Clients demand value for money from their legal advisors and firms have increasingly turned to technology to streamline processes and increase efficiencies. Technologies such as cloud, mobility and artificial intelligence have driven the legal revolution over the last decade, enabling more agile workforces, higher levels of efficiency, as well as alternative business models.
But with every new technology or process, there are also great risks. Lawyers work with highly sensitive data that requires tight cybersecurity and data compliance, as well as access across multiple offices within different jurisdictions. With this in mind, how do you strike the right balance between implementing the latest technologies and processes whilst mitigating the risk for data breaches, hacks and other cyber threats in an industry which is typically very risk-averse?
Any data breach will put a law firm's credibility and reputation on the line, as well as incur significant financial penalties. As law firms are an attractive target for hackers due to their vast amounts of sensitive client data, extra steps must be taken to secure digital assets.
The first step is to ensure that your firm meets the standards and requirements outlined in the SRA handbook via your elected Compliance Officers for Legal Practice and Compliance Officers for Finance and Administration. Furthermore, from a behaviour standpoint, you must increase awareness of risk across your firm by promoting behavioural changes amongst staff to mitigate potential breach points such as accessing work via personal devices or opening spam emails.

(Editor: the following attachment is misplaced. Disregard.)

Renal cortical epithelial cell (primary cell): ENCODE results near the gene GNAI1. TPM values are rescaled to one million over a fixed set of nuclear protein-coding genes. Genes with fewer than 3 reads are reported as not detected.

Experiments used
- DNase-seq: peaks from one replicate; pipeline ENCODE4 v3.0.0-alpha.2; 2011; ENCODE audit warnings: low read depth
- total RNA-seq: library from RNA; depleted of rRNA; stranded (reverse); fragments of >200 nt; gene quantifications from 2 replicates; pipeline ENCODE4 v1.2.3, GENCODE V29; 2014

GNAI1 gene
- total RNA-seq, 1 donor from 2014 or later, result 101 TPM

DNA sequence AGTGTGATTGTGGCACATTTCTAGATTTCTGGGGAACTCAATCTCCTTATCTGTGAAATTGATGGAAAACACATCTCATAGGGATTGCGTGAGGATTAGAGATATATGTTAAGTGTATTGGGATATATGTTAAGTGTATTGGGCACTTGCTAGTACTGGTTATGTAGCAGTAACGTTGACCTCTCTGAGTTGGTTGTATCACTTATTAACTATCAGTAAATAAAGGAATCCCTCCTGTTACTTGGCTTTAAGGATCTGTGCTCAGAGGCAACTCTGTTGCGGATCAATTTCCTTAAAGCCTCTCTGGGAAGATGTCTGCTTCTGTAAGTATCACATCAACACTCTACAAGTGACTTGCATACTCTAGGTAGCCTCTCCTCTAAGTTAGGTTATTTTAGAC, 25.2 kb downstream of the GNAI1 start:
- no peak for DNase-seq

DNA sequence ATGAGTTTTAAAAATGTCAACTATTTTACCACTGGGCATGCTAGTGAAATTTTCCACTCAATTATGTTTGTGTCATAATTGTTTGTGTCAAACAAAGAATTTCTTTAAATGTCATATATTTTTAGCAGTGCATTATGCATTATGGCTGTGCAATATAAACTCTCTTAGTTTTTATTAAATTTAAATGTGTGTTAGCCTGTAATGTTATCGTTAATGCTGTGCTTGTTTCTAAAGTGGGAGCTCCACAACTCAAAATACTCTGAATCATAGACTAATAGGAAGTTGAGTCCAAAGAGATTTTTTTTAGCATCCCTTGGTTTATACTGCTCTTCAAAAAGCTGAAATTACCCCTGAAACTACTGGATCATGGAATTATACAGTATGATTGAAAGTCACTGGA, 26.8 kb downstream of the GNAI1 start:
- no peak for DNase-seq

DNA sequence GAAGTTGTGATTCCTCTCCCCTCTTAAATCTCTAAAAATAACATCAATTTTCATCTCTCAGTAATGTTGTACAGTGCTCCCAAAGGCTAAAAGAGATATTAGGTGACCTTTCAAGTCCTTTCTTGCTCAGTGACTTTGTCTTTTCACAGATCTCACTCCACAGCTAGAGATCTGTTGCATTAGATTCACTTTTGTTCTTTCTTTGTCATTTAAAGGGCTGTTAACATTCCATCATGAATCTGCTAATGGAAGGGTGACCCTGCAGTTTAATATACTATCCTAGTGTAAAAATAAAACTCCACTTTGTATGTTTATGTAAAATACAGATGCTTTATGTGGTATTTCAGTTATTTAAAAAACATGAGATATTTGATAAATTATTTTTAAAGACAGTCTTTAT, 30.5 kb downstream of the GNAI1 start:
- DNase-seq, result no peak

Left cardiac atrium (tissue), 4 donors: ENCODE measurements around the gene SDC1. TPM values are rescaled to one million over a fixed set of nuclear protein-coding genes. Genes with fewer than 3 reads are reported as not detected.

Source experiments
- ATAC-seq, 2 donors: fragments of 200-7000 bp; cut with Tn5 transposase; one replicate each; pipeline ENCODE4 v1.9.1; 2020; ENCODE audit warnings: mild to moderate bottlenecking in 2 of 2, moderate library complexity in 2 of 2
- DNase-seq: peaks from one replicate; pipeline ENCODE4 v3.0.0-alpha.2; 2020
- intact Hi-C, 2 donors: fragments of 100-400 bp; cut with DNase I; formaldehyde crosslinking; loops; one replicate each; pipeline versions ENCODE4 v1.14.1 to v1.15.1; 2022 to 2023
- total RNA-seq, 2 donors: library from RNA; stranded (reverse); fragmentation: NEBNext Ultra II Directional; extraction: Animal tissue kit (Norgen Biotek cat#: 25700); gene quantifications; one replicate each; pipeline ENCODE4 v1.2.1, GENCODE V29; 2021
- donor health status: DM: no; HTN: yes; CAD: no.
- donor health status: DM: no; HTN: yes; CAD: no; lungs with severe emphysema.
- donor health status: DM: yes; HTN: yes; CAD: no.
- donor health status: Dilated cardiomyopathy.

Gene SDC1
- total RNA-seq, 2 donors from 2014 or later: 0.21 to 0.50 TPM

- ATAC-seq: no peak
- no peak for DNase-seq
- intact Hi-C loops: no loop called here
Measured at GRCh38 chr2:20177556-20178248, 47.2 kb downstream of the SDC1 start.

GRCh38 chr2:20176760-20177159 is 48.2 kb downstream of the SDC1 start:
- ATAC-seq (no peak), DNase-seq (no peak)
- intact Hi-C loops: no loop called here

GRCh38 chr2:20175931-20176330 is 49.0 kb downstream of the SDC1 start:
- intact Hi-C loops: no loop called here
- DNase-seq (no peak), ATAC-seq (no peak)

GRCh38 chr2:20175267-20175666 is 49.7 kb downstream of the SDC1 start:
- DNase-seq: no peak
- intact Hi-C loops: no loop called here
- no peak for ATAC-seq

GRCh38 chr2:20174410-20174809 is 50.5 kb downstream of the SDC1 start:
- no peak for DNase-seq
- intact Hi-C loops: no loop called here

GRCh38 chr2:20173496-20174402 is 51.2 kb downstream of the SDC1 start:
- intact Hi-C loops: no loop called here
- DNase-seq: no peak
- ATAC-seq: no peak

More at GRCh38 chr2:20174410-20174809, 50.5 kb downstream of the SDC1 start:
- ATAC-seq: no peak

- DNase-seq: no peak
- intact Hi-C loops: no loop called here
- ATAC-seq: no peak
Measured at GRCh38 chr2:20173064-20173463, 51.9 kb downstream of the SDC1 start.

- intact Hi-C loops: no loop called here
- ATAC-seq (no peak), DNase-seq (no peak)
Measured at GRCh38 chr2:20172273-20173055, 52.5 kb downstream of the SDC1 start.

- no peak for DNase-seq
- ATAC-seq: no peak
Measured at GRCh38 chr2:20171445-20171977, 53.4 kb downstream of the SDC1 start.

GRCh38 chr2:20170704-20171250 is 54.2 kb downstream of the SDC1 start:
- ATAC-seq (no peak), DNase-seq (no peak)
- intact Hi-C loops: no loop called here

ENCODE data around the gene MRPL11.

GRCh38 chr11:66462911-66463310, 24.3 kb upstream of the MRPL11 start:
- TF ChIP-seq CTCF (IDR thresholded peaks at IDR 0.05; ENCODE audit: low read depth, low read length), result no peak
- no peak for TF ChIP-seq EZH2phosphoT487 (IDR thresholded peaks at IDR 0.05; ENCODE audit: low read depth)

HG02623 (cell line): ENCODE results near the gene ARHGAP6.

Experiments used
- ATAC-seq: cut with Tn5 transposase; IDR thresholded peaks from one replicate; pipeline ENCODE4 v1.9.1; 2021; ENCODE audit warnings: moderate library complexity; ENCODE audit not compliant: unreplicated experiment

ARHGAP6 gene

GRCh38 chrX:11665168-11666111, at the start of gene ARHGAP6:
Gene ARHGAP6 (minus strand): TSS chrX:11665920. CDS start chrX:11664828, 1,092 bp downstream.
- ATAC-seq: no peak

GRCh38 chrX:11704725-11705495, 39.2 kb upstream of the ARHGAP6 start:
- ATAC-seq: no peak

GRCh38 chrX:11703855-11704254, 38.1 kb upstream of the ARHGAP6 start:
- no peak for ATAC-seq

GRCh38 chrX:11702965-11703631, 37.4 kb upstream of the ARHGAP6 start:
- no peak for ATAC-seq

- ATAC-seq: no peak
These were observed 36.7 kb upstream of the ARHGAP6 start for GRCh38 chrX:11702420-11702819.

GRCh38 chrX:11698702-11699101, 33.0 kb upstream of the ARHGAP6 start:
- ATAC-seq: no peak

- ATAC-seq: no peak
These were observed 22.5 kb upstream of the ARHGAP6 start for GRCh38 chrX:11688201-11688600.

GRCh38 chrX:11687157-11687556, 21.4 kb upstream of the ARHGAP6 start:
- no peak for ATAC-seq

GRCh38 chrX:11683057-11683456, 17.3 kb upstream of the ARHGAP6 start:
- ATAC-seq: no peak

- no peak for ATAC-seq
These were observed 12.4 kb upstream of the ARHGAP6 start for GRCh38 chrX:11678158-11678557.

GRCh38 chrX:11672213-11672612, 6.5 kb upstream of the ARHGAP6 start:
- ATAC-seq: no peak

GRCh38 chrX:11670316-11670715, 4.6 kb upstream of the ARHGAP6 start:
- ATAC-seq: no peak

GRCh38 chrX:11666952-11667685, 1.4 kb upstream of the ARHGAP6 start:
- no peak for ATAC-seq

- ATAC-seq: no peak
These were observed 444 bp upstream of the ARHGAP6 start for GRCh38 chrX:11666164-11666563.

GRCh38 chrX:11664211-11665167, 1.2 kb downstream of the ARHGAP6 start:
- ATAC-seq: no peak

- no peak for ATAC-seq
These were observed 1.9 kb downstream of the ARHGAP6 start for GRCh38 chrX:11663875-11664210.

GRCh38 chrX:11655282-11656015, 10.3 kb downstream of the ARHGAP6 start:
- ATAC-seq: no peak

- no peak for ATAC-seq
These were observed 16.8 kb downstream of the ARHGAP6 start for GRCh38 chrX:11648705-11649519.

Similarly, from a technology standpoint, practice managers and IT staff will need to work together closely to create robust strategies for securing company data. This strategy will differ between each and every legal organisation.
Securing third party access
Unfortunately, external hackers and negligent insiders are not the only possible source of data leakage for legal firms. Many firms have introduced various online features such as case trackers or client login areas which enable client interaction or collaboration on various cases.
However, allowing access to third parties requires additional security considerations. For example, appropriate measures need to be put in place to prevent a client's login details or data being compromised.
In this case, a reliable IT partner that understands the legal frameworks within which your firm operates can help you strike the right balance. Your IT partner will help you optimise your client-facing technology without losing out on a robust security infrastructure. For example, you can move from an internally hosted practice management suite to an externally hosted and managed solution - or a web-based service. In many cases, your firm will be able to reap the benefits of being cloud based - enabling agility, various levels of access to clients and third party partners and greater efficiency - without leaving your digital assets vulnerable.
Bringing your firm to the future
Once a firm's critical technology and behavioural processes are in place, it will be in an excellent position to start evolving further. As consumers and businesses across all industries are increasingly expecting more for less, law firms need to increase their value for clients by streamlining processes and improving efficiencies.
Updating your firm's technology and digital strategy can accomplish this and can help to support a digital transformation driven by analytics and artificial intelligence. However, as long as the concerns and security worries are overcome, there are many other additional benefits which a law firm can gain, depending on the flavour of technology it embraces.